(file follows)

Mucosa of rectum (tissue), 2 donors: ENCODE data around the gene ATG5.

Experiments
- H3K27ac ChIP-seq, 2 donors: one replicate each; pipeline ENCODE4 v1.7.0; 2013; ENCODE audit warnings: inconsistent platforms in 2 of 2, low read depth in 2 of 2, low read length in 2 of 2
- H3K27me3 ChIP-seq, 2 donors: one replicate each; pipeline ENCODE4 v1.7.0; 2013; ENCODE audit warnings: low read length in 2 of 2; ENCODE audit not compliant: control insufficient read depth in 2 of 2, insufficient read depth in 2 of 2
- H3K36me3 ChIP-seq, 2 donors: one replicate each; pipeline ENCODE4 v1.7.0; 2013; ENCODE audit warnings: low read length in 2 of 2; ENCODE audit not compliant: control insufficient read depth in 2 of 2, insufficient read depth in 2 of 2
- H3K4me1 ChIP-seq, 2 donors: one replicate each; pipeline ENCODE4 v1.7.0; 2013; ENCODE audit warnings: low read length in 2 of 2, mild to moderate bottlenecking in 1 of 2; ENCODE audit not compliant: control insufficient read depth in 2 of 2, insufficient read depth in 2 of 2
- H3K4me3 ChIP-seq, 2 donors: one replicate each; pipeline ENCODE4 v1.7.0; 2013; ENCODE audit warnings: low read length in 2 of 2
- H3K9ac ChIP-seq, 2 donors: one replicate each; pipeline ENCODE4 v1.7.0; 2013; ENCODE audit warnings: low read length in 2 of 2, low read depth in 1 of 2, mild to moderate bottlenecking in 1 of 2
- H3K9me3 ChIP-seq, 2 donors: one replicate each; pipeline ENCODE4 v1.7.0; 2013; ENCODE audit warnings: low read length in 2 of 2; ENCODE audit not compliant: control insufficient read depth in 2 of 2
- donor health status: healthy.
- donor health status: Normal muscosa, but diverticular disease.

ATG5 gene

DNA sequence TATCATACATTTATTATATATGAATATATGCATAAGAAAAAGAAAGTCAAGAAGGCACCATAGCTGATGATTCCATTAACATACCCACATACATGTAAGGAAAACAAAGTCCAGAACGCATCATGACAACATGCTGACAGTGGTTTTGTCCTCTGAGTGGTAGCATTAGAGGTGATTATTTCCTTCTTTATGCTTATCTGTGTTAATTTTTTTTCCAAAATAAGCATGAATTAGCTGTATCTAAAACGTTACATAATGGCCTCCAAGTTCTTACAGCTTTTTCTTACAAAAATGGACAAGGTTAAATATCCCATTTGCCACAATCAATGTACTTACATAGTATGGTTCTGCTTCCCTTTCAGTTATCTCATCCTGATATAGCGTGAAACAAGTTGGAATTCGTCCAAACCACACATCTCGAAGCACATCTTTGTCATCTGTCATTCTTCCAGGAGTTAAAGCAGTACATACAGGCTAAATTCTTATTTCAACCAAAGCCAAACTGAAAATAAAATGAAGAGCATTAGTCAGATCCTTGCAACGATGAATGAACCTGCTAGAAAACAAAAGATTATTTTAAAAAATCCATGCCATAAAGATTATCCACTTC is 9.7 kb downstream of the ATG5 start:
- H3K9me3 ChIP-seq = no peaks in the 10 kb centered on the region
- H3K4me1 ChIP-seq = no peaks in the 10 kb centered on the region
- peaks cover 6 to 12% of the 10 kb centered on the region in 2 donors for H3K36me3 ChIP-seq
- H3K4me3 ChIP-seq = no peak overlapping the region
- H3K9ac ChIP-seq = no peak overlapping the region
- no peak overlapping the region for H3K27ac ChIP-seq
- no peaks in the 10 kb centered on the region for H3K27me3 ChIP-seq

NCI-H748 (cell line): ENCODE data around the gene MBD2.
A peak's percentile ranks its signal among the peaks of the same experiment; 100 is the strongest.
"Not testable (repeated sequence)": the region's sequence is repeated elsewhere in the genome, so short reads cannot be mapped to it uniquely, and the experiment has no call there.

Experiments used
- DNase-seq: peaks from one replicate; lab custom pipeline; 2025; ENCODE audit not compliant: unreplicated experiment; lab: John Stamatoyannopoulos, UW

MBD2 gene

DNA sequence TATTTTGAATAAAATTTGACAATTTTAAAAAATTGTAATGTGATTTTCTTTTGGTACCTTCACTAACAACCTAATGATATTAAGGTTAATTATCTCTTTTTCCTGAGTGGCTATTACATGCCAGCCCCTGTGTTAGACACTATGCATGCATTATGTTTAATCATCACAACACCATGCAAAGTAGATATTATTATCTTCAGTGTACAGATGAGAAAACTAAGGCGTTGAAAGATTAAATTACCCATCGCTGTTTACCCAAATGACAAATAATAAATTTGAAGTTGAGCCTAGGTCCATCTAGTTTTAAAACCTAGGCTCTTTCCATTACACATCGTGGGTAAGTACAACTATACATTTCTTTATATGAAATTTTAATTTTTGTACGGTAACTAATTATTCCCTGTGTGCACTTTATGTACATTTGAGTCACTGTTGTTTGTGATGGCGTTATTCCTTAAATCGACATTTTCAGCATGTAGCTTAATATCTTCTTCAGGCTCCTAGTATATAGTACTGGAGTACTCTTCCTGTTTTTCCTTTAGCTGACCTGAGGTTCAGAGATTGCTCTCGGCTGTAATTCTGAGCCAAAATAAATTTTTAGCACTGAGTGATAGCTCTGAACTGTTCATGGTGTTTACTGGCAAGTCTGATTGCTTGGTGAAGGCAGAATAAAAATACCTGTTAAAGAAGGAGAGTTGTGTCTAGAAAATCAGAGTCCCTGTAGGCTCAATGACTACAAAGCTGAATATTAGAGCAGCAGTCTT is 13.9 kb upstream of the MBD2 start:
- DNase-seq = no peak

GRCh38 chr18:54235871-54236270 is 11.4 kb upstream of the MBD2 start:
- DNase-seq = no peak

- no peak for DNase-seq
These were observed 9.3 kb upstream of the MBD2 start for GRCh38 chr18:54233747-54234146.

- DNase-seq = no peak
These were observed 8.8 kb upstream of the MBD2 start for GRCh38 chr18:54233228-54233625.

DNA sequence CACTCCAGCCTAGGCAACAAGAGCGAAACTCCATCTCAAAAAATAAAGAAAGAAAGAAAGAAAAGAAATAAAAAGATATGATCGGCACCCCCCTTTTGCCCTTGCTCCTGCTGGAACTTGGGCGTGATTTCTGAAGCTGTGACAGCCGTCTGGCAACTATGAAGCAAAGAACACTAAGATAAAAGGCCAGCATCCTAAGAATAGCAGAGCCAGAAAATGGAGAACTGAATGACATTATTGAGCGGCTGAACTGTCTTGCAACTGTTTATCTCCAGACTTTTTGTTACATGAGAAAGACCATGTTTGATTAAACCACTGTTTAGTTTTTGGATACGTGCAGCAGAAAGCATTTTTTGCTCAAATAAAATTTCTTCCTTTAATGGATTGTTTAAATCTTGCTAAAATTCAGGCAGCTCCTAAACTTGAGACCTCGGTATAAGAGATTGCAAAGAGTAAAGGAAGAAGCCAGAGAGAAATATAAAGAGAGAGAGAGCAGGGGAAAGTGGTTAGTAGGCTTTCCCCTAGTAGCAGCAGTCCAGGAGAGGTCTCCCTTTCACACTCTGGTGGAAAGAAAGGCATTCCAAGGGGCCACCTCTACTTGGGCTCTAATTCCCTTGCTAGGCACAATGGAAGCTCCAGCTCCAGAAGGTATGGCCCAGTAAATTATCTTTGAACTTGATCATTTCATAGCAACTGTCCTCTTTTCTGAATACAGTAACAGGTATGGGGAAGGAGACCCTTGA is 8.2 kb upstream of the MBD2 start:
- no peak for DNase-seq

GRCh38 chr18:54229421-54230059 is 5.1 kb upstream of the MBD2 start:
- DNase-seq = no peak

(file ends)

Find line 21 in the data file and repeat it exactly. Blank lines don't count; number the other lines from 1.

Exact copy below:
NCI-H748 (cell line): ENCODE data around the gene MBD2.